This Side of the Pond – April 20

By Sarah Pridgeon

Perhaps you’ve already heard that Sundance Library is planning a fundraiser that’s right up my alley – if not, may I take this opportunity to urge you to give it a try. On May 7, at the Sundance United Methodist Church, all my friends and neighbors will have the chance to walk a mile in British shoes at a Downton Abbey-themed afternoon tea.

I’m told that fancy dress will be encouraged, so anyone wishing to take on the role of the acerbic Dowager Countess will have the chance to live out their fantasies. Practicing one’s quips may be a necessity, however, as coming up with a line such as, “No guest should be admitted without the date of their departure being settled” can surely not be as easy as it seems.

It did surprise me to discover how much of a following the show has garnered on these shores. At first glance, the ins and outs of stately life a century ago doesn’t seem the sort of thing that would interest such a fiercely classless society as this one.

It’s arguably not even relevant back home. In modern Britain, the class system has less of an obvious impact than it did in the days of Lady Mary and her kin.

Thanks to our obvious reluctance to set the record straight, the rest of the world still views us as entrenched in the social cages we built so many centuries ago. At the top, the lords and ladies upon whom every advantage of wealth was conferred, from mansions and servants to setting fashions and enjoying the very best cuisine, with a pecking order firmly established among its ranks.

Below them, the rest of us: the “nouveau riche” who had only recently made their fortune and would no doubt elicit an involuntary sneer from the Dowager. The middle classes, upper and lower, and then the “peasants” clinging for dear life to the bottom rung.

But is that still true? Yes and no. Though nobody would faint in modern Britain if a couple with differing financial backgrounds decided to marry, we do seem to stick within our own social groups – whether or not we identify them as classes. We also have a wider spectrum of “classes” these days, based as much on our social and cultural capital as they are on our finances.

The class system is still there, it has just evolved with the times and become much more akin to the American social structure, based on qualities other than birthright. “Each decade, we shiftily declare we have buried class; each decade, the coffin stays empty,” said eminent sociologist Richard Hoggart.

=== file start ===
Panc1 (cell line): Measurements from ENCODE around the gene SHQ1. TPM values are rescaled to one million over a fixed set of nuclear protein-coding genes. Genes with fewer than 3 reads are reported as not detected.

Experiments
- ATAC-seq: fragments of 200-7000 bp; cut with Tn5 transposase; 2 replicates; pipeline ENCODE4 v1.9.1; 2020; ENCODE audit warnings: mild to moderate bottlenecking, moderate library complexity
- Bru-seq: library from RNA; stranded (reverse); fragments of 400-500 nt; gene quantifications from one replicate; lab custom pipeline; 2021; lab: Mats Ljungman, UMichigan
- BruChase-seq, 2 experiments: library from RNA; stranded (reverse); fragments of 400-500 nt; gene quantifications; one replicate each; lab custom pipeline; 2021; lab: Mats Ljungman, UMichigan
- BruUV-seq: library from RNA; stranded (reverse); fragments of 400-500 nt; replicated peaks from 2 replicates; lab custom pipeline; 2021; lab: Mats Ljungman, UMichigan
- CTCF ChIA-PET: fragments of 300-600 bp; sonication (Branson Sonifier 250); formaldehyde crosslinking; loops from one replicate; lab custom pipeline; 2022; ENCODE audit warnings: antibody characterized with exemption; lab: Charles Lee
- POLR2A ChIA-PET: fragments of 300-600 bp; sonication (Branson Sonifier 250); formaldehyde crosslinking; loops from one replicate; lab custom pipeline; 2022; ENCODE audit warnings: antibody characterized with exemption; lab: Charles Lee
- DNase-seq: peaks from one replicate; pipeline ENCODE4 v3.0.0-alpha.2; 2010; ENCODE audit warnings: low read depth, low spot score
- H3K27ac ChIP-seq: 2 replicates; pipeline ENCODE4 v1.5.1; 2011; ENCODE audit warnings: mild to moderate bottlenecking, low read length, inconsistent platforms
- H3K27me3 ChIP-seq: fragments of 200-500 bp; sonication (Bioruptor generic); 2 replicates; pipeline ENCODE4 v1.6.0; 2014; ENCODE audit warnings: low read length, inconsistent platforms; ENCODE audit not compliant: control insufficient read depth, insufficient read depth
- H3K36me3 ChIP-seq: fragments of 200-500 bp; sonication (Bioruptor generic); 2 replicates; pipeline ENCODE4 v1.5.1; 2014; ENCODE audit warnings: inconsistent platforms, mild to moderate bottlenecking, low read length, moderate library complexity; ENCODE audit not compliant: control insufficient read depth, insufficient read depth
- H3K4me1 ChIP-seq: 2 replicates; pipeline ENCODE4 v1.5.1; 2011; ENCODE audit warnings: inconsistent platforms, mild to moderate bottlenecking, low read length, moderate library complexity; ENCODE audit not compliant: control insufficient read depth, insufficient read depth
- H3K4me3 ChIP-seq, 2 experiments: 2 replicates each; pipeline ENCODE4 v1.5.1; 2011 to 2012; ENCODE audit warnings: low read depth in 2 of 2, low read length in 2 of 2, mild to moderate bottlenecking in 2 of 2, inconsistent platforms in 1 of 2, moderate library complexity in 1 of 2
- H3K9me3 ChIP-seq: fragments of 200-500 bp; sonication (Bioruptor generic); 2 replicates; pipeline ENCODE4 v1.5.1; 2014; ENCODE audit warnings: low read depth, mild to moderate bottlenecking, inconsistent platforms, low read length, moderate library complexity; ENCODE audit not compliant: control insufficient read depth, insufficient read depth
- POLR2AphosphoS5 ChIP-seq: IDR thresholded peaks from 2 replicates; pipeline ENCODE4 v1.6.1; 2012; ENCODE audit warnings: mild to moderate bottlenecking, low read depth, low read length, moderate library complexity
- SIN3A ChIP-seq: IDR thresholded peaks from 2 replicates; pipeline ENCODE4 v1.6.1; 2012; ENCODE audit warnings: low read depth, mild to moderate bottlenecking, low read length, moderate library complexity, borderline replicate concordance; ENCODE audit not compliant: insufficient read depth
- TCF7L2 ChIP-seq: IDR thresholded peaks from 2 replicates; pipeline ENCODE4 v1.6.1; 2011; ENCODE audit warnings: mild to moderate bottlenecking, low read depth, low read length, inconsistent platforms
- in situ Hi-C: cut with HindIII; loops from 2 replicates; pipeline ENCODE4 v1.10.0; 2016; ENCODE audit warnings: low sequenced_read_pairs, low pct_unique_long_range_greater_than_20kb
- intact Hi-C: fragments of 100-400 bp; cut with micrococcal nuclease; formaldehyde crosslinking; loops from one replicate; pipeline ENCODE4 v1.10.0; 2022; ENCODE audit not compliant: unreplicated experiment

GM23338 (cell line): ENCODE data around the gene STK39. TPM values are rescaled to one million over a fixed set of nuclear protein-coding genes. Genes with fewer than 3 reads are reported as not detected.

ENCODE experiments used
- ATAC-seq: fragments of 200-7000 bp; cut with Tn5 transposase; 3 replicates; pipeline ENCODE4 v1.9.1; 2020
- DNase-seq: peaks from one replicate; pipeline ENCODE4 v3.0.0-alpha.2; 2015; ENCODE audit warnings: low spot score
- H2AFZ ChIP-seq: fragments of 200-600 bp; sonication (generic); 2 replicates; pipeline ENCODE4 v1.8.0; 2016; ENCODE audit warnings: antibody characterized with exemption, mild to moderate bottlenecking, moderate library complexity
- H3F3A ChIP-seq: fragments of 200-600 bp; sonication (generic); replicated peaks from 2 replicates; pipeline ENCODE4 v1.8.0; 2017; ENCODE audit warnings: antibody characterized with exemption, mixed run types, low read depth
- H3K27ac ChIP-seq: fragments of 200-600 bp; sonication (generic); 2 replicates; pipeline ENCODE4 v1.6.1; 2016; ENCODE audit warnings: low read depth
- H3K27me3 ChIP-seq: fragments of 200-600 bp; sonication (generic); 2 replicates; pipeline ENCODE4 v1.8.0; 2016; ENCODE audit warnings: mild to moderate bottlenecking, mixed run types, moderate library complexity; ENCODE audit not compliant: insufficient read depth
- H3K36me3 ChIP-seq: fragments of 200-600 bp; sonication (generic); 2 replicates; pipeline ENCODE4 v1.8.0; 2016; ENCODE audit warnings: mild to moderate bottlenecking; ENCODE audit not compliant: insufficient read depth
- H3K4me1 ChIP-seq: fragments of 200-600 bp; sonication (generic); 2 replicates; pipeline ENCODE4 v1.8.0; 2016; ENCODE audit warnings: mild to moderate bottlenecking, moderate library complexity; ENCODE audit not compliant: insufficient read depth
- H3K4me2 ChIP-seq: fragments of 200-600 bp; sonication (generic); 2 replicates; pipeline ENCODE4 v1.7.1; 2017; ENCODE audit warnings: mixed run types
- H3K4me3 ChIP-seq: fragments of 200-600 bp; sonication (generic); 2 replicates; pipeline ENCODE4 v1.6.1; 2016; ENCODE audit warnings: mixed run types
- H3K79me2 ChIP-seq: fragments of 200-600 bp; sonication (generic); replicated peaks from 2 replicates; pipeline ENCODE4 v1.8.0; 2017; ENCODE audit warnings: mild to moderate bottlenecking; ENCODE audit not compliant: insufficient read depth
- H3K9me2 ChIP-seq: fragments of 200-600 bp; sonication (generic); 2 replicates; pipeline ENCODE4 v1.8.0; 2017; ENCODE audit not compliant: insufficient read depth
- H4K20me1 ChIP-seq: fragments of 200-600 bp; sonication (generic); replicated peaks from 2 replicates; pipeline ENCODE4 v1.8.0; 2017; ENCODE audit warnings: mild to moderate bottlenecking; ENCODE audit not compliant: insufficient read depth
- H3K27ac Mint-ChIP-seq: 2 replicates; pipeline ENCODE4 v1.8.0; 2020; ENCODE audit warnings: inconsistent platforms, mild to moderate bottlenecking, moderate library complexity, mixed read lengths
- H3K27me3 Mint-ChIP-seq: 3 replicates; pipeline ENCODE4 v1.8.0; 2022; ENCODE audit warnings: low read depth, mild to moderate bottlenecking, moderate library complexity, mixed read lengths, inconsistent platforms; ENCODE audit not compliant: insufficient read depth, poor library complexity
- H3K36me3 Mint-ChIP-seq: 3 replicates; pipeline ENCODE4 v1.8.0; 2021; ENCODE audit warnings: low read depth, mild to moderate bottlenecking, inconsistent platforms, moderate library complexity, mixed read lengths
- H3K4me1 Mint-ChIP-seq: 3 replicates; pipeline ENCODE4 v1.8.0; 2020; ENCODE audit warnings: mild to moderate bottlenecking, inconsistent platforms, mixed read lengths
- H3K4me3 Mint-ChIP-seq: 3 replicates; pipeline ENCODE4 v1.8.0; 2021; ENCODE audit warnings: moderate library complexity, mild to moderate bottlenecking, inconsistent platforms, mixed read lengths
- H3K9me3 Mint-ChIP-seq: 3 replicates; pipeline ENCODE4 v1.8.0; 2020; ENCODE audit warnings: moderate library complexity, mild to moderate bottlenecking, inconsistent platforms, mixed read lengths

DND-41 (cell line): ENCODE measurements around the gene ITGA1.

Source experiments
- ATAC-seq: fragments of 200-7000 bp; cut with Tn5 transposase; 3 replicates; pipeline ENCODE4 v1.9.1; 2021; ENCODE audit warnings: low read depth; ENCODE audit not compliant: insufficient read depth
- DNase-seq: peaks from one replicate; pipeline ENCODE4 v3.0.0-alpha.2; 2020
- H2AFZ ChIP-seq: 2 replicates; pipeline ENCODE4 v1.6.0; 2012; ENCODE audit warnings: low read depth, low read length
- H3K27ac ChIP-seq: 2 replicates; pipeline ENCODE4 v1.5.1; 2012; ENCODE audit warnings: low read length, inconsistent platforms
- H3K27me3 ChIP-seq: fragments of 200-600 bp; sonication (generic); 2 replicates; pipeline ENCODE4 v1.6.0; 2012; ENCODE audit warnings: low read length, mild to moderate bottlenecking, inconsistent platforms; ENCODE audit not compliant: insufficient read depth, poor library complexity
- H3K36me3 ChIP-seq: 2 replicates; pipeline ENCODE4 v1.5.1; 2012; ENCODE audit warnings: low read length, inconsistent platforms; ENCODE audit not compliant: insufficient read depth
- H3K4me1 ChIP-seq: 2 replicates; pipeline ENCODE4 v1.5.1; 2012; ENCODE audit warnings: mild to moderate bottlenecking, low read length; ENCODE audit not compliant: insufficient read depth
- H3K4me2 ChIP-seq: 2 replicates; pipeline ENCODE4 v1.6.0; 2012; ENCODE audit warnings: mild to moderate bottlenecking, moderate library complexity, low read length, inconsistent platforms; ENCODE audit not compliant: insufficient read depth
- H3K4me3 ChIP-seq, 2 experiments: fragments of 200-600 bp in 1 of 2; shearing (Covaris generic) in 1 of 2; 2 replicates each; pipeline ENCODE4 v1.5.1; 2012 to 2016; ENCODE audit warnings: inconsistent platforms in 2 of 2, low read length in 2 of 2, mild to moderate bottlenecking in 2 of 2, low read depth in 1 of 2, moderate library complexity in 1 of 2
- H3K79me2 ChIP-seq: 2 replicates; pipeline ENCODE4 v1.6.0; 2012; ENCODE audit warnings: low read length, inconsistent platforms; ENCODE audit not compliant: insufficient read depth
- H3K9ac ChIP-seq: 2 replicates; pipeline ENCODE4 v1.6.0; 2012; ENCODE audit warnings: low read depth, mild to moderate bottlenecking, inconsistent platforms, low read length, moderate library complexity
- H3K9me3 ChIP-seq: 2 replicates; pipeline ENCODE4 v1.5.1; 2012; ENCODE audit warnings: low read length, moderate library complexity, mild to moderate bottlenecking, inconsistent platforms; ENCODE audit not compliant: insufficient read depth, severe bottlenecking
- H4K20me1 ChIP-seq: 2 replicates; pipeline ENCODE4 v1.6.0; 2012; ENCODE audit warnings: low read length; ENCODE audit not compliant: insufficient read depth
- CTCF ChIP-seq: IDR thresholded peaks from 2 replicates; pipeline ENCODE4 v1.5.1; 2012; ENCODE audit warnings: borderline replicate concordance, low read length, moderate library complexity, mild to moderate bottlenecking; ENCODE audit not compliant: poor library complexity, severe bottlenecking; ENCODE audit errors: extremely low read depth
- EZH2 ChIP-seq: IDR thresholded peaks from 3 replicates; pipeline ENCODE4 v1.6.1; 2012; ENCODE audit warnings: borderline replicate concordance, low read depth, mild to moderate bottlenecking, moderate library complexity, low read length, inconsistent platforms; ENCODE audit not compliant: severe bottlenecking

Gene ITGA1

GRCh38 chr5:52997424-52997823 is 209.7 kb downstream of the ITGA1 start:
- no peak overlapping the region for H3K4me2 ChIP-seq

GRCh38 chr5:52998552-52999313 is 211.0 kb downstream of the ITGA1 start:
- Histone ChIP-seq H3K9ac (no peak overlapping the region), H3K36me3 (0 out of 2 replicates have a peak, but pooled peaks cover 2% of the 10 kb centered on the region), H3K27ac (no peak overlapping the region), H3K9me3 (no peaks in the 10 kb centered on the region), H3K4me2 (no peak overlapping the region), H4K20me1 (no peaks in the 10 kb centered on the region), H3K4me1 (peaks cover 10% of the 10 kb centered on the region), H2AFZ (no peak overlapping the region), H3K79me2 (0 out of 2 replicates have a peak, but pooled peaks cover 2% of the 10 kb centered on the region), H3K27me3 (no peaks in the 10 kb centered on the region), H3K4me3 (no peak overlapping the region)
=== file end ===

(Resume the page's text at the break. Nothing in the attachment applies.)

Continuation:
Sure, our lords and ladies still prowl the grounds of their estates in Wellington boots accompanied by beagles, and they still hand those titles on to their children, but they are no longer the caretakers of the land and creators of jobs they once were.

Those of us who were not born with a silver spoon in our mouths may meanwhile strive for all the upward mobility we wish, though studies suggest we seldom get too far. According to one piece of research, it can take ten generations to climb or descend the ladder, barring an unexpected event.

Of course, Downton Abbey is not quite the realistic representation we viewers would like to believe, even in terms of what Britain was like a century ago. Far from it, in fact: life for those who entered into domestic service did not involve nearly so much equality and cleanliness.

“Downstairs” was a place of hard labor and sweat and “upstairs” was much less understanding when things went wrong. It would have been a rare event indeed for the master to ask advice of a servant, much less support him or her through suspicions of wrongdoing or scandal.

Illustrating this is the fact that servants were expected to face the wall and stay silent while one of the masters passed them on the stairs, which a handbook for the running of stately houses assured was to spare the servant the “embarrassment” of explaining what they were doing there.

But this inaccuracy, I think, is precisely what we love about Downton Abbey. It is not so much a reflection of what life was like in the olden days as a dream of how society ought to function.

It’s the idea of community but with labels given to each cog in the wheel. At its head, those with status, the ones who have the influence and ability to run the show and do so with grace and fairness at every turn.

Nestled under their protection are those whose lives are shaped by their position in the household. People who take great pride in their work and in the notion of service and whose efforts are both respected and appreciated.

I’m sure there were stately houses in which the Downton Abbey model flourished, but I think what appeals to us is that the show melds the atmosphere of the past with the sensibilities of the present. The end result is a world in which the most fortunate understand their fates are entwined with the less fortunate and that one’s bank balance is not a reflection of character. What a wonderful way to be, don’t you think?

It also forms the basis for a wonderful fundraiser, in my opinion – not to mention that I’m told there will be fancy hats to wear. So if a refreshing cup of tea and a scone sounds like a good way to spend a Sunday afternoon (and remember – no pinky fingers should be lifted), I will see you at the church in May.